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AAPL price drops below 20x earnings

Historic Apple stock price vs. earnings (in green), and 20x earnings (in red) and 30x earnings (in purple). Earnings are restated according to current financial reports from the company.

  • Lee Penick

    Why do you feel the valuation has changed this much?

    • http://www.asymco.com asymco

      Most of the world is still in denial about the change that Apple has brought. The value (and hence the perception of future profitability) has simply not sunk in.

  • Lee Penick

    But doesn't your chart show investors use to value Apple higher?
    And now that Apple is more successful, they are being valued less? i.e. willing to pay less for a dollar of earnings.

    Is there something less believable about the iPhone and iPad growth story than there was about the iPod growth story?

    For instance, Apple enjoys great gross margins. But what's the chance they they will deteriorate in a material way as other companies produce similar knock-off products. Let's say Android doesn't effect the iPhones market share or growth, but will it effect it's GM?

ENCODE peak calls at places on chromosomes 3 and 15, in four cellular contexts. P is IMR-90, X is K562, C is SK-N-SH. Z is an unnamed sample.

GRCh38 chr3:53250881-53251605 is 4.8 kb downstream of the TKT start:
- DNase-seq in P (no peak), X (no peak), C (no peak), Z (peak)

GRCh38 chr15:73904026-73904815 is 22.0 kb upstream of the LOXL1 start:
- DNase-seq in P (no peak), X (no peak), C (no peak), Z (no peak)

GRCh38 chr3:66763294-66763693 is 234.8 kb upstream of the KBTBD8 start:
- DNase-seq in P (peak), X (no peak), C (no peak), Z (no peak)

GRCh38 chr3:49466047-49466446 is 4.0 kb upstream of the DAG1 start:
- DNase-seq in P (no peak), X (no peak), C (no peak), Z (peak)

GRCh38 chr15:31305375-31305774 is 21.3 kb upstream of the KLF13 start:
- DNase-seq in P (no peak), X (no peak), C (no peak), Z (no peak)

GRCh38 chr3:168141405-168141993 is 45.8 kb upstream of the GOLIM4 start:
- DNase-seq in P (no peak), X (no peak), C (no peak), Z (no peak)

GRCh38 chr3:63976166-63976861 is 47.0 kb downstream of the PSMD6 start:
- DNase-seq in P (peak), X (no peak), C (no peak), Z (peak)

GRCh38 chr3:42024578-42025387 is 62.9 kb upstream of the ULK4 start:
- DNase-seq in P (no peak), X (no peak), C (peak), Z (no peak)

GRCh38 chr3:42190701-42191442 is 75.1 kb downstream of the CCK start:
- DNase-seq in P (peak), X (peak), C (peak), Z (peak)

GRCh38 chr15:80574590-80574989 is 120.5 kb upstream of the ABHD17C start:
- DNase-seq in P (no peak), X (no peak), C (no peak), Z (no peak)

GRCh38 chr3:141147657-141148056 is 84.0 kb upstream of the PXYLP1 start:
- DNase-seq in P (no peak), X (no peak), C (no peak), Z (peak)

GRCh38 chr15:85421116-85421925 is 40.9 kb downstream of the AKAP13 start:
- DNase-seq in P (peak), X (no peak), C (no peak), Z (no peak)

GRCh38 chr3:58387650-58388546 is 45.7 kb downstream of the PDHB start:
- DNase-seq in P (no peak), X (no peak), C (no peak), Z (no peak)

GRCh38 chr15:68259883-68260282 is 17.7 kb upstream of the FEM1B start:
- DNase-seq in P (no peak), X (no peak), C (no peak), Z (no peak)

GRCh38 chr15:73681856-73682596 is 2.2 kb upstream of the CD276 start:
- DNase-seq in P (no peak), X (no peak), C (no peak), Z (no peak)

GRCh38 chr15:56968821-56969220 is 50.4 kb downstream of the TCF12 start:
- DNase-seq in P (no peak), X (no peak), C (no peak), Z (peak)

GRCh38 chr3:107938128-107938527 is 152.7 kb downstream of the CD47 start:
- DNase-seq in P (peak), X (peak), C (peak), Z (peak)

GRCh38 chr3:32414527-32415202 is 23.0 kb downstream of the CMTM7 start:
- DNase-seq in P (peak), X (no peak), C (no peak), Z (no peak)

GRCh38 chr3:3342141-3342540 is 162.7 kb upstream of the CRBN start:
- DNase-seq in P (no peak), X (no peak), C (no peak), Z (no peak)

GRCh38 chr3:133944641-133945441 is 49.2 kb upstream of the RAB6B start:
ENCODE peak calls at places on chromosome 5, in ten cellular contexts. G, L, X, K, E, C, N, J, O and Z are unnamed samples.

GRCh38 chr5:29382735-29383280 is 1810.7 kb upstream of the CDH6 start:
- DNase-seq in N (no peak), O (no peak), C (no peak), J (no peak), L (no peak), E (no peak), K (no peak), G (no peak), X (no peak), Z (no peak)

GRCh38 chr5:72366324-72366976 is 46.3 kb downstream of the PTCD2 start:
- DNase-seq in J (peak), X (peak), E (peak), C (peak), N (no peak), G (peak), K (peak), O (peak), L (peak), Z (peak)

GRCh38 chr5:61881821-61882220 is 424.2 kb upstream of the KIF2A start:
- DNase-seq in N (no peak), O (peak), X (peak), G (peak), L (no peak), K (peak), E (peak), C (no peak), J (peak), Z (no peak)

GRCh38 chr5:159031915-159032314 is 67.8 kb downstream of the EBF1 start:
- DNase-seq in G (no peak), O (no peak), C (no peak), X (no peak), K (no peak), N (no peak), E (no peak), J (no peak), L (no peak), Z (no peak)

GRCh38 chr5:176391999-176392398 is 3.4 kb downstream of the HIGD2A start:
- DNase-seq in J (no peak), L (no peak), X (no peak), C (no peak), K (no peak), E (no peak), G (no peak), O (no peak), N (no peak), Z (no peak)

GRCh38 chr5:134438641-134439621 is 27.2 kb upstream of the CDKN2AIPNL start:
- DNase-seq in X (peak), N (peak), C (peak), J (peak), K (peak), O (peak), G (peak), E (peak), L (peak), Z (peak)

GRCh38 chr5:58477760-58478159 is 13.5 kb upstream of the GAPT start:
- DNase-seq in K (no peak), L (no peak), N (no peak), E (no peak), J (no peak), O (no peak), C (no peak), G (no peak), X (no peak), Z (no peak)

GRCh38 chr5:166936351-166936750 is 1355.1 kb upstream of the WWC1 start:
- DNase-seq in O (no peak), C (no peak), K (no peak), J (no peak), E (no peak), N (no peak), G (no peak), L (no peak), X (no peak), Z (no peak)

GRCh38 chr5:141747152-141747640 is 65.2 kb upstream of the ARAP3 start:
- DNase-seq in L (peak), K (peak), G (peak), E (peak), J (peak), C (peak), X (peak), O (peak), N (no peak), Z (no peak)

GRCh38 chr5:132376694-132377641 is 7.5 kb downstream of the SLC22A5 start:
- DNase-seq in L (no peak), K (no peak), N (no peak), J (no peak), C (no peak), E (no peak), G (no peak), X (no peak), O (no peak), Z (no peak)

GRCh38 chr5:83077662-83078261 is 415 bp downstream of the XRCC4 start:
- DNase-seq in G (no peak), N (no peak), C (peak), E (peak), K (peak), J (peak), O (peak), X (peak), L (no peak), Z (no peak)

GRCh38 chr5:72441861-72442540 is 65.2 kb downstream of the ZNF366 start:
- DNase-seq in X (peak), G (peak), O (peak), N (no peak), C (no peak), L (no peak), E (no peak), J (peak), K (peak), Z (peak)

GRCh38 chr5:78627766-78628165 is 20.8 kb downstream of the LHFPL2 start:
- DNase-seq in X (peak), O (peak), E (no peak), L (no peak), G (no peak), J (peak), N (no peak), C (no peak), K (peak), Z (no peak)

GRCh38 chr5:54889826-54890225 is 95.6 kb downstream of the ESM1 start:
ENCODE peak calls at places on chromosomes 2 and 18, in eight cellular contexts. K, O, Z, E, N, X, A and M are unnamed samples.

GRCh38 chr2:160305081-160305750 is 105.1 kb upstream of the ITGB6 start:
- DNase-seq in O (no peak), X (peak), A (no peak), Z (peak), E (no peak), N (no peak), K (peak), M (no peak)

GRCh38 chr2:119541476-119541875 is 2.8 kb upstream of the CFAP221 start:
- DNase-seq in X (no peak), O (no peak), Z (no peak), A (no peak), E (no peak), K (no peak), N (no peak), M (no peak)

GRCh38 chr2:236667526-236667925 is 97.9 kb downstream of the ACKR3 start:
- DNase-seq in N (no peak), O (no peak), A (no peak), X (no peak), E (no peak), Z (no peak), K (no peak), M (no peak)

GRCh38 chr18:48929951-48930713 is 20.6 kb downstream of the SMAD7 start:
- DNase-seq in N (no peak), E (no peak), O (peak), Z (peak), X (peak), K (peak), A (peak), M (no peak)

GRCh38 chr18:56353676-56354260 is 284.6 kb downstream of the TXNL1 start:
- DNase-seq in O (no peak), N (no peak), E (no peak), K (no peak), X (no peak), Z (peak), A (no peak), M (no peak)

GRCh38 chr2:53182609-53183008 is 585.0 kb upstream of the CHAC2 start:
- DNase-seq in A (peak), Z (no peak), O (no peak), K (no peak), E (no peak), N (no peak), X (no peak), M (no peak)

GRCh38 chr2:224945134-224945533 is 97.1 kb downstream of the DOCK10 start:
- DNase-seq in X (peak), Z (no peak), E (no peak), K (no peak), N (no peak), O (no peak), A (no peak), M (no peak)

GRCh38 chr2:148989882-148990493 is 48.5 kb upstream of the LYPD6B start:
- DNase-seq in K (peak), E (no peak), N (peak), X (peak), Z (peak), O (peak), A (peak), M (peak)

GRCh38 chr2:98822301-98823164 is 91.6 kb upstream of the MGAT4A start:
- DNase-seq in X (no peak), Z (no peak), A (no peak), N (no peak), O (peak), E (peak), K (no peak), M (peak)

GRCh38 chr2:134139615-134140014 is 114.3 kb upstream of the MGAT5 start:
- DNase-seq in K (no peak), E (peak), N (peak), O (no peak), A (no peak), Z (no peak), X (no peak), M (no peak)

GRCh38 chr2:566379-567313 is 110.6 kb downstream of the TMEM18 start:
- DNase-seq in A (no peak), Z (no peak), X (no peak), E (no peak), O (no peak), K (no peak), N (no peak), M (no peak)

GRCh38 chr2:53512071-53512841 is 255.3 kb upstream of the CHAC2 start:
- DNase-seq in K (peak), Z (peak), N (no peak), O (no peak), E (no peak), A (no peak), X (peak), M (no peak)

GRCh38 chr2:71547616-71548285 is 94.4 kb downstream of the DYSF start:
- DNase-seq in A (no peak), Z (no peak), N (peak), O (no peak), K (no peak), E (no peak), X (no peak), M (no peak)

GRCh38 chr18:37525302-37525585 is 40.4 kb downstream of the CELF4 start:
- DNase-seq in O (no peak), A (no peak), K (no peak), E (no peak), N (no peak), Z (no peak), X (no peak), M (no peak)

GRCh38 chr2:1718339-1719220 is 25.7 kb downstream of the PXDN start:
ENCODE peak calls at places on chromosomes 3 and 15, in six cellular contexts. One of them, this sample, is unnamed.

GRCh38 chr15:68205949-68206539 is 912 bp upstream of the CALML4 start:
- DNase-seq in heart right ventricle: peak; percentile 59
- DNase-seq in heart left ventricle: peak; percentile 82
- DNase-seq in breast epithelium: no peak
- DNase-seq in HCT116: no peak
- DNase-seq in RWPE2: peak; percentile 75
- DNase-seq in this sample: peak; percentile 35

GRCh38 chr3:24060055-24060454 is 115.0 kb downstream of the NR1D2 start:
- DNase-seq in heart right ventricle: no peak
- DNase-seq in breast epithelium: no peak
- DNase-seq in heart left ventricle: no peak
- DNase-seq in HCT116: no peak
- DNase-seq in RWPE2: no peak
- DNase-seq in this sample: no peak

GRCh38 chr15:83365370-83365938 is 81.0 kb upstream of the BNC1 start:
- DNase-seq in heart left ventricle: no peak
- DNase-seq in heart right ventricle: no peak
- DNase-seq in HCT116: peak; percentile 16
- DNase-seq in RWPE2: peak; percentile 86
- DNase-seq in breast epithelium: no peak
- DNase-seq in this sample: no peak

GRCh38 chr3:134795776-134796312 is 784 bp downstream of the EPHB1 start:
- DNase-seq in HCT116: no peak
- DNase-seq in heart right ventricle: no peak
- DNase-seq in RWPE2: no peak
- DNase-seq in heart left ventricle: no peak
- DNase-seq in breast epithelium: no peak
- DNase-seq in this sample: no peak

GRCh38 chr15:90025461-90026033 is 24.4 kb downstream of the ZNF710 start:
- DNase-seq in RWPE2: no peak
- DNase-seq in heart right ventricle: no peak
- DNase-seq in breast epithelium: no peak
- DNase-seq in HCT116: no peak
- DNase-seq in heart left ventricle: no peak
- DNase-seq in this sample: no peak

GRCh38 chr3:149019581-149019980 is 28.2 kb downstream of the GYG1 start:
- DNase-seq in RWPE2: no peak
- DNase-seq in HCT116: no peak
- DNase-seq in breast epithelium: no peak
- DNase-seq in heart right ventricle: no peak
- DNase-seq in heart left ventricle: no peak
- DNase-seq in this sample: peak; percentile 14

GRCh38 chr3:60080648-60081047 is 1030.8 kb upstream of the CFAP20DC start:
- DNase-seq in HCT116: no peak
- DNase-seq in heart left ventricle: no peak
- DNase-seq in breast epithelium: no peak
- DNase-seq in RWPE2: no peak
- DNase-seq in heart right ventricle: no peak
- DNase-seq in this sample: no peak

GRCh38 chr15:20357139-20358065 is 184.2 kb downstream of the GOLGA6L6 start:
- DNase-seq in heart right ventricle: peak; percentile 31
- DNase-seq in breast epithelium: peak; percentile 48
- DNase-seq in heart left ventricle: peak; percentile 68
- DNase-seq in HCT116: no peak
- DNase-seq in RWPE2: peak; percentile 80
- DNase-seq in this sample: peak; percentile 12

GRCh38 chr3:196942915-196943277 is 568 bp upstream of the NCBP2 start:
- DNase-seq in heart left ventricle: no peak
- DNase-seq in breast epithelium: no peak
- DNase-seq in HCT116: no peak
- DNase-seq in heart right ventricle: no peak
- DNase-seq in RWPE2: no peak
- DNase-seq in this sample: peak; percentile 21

Do you happen to know the history of the iPod GM and what it did over time?

    Finally, I wonder if the perception of systematic risk in the market may be holding down valuation. Recent history shows that smart people at Goldman can sell less smart people at AIG time bomb deriviatives and convert subprime junk into AAA paper that can nuke the system. No fault of Apple that Goldman can dupe the rating agencies, but we all have a cloud over our head until the regulators get this under control. Is this perception of risk effecting the P/E of other similar companies?

    • http://www.asymco.com asymco

      When Apple was storming the consumer electronics business with iPad in 2005 or so, it was a simple thing to understand. Today, Apple is taking on mobile phones with a thing that is half a phone and half a computer and creating a new market around the iPad which is just a big iPod. It is hard to understand at a micro level, and much harder to understand at a macro level. Who's to say that these new products are not just fads? Let's not forget too that the iPod was considered a fad for the first few years of its existence. None of the analysts today are willing to say that the iPad will change anything. The forecasts for the product were and remain puny. Same with the iPhone. Growth for the iPhone is chronically projected at 30% (lower than the smartphone market itself will grow and one half to one third of what it actually achieves).

      Long term impact from the iPhone and the iPad is not the subject of polite conversation. Discussion of what will really happen will mark you as a nut case, or even worse, a fanboy.